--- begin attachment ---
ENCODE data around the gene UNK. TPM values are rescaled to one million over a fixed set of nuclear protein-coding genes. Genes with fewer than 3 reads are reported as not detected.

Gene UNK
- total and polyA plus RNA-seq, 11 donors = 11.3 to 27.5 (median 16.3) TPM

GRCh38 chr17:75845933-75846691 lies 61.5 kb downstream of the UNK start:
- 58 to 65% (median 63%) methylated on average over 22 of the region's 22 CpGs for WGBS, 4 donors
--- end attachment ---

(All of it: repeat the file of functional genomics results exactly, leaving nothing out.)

ENCODE data around the gene UNK. TPM values are rescaled to one million over a fixed set of nuclear protein-coding genes. Genes with fewer than 3 reads are reported as not detected.

Gene UNK
- total and polyA plus RNA-seq, 11 donors = 11.3 to 27.5 (median 16.3) TPM

GRCh38 chr17:75845933-75846691 lies 61.5 kb downstream of the UNK start:
- 58 to 65% (median 63%) methylated on average over 22 of the region's 22 CpGs for WGBS, 4 donors